According to Harvard scientists, eating an avocado a week reduces the risk of heart disease by more than a fifth.
Eating two or more servings, equivalent to a whole avocado, appears to reduce the risk of developing coronary artery disease by 21 percent compared to the risk faced by people who don’t eat it.
High in fiber, healthy fats and other key nutrients like magnesium and vitamins C, E and K, avocados have grown in popularity in recent years and are often served “battered” on sourdough bread with poached eggs in cafes and restaurants.
Previous studies have shown that the fruit, which was first eaten in Mexico at least 7,000 years ago, has various health benefits including lowering cholesterol, body weight, BMI and waist size.
More than 100,000 people were followed for several years during the Harvard study to determine if eating avocados affected long-term health conditions.
Researchers found that eating avocados not only reduced the risk of coronary artery disease, but also reduced the likelihood of developing other cardiovascular diseases by 16 percent.
“Our study provides further evidence that the intake of plant-based unsaturated fats can improve diet quality and is an important part of cardiovascular disease prevention,” said Dr. Lorena Pacheco, lead author of the study from the Harvard TH Chan School of Public Health in Boston.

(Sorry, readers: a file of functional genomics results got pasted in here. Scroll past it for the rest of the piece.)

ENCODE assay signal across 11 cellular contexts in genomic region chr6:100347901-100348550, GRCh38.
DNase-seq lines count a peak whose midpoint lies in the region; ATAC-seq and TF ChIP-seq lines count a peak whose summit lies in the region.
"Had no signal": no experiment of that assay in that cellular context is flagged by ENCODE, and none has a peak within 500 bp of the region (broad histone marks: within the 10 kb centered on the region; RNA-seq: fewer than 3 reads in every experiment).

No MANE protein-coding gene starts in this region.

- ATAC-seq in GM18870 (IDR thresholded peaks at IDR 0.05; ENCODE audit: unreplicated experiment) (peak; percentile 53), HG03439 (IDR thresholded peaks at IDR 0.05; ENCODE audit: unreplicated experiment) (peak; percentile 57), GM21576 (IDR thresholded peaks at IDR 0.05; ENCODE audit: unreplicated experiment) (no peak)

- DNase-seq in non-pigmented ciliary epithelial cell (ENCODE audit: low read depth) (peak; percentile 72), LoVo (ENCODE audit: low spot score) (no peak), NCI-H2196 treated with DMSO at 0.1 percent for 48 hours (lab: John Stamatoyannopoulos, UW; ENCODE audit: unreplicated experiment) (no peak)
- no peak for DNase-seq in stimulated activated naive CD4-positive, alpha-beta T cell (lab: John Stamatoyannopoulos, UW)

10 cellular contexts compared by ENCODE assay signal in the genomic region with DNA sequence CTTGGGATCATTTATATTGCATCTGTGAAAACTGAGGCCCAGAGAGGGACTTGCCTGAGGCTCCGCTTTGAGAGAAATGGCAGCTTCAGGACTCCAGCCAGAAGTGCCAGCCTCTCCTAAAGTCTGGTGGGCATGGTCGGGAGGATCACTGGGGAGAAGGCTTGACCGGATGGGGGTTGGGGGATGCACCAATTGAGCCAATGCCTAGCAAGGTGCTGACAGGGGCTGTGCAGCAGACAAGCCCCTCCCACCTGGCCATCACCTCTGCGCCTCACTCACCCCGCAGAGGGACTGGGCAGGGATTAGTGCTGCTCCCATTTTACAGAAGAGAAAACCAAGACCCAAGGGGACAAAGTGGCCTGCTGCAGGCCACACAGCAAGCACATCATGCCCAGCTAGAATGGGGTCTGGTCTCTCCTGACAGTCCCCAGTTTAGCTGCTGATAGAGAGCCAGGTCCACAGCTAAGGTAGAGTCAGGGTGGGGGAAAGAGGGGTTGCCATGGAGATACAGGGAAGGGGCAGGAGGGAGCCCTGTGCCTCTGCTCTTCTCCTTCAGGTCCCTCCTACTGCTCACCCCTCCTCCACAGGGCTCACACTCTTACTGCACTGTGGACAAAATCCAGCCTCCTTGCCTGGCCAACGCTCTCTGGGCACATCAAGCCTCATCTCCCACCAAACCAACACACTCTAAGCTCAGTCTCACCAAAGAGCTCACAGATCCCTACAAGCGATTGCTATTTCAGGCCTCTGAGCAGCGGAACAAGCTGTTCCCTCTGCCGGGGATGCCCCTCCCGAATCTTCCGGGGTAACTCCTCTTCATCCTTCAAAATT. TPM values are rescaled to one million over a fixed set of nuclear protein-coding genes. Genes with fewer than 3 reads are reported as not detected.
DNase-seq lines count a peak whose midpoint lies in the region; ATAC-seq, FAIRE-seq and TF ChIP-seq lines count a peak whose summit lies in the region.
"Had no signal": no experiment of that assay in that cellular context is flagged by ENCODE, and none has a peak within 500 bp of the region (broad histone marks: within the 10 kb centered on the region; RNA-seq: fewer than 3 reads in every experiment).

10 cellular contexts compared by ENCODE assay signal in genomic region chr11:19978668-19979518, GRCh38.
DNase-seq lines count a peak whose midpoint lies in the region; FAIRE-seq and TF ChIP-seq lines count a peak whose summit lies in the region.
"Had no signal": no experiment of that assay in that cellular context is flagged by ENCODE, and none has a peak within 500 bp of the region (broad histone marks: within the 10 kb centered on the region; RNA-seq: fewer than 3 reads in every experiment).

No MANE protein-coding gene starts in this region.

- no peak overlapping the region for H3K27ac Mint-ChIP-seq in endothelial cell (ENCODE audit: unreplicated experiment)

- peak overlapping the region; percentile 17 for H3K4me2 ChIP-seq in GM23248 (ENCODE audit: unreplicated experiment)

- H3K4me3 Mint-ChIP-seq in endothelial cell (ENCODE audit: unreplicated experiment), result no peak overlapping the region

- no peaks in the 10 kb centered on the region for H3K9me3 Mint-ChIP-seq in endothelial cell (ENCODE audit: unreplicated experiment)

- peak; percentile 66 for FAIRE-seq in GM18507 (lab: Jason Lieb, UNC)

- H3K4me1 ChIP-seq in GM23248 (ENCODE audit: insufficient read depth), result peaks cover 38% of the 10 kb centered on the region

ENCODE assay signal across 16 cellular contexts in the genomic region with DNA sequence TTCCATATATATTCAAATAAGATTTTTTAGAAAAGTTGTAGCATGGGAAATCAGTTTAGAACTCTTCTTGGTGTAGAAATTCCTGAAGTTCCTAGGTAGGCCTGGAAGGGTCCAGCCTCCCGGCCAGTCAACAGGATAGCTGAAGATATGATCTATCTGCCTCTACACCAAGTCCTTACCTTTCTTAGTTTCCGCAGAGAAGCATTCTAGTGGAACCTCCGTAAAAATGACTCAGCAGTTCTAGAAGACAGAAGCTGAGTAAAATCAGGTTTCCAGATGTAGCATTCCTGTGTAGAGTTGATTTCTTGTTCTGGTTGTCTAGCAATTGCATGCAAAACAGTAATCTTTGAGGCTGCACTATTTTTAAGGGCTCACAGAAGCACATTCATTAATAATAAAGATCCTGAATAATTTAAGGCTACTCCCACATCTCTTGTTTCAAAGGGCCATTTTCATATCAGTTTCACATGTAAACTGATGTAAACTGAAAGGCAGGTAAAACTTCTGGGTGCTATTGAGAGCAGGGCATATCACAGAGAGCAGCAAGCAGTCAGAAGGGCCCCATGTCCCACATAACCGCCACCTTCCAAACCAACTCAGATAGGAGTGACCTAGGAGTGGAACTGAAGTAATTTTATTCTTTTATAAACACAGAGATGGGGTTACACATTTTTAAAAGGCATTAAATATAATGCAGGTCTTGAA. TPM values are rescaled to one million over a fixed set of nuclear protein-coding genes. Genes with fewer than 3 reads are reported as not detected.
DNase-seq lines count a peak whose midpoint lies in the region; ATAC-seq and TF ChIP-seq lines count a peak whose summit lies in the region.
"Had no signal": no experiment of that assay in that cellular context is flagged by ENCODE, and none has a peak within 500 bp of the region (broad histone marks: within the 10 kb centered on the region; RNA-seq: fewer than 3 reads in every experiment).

“These are particularly notable results given that avocado consumption has increased sharply in the United States over the past 20 years, according to data from the United States Department of Agriculture.”
Participants in the study, published in the Journal of the American Heart Association, completed food frequency questionnaires at baseline and at four-year intervals. They have been monitored for 30 years, during which more than 14,000 cases of heart problems have been registered.
Researchers found that replacing half a serving of margarine, butter, egg, yogurt, cheese or processed meat with the same amount of avocado every day resulted in about a fifth reduction in the risk of cardiovascular disease.
dr Cheryl Anderson, chair of the American Heart Association’s Council on Epidemiology and Prevention, said, “These findings are significant because a healthy dietary pattern is the cornerstone of cardiovascular health.
“Although no single food is the solution to a routine healthy diet, this study is evidence that avocados have potential health benefits.”
Telegraph Media Group Limited 
https://www.independent.ie/life/health-wellbeing/healthy-eating/harvard-scientists-reveal-what-one-avocado-a-week-can-do-for-you-41505734.html Harvard scientists reveal what one avocado a week can do for you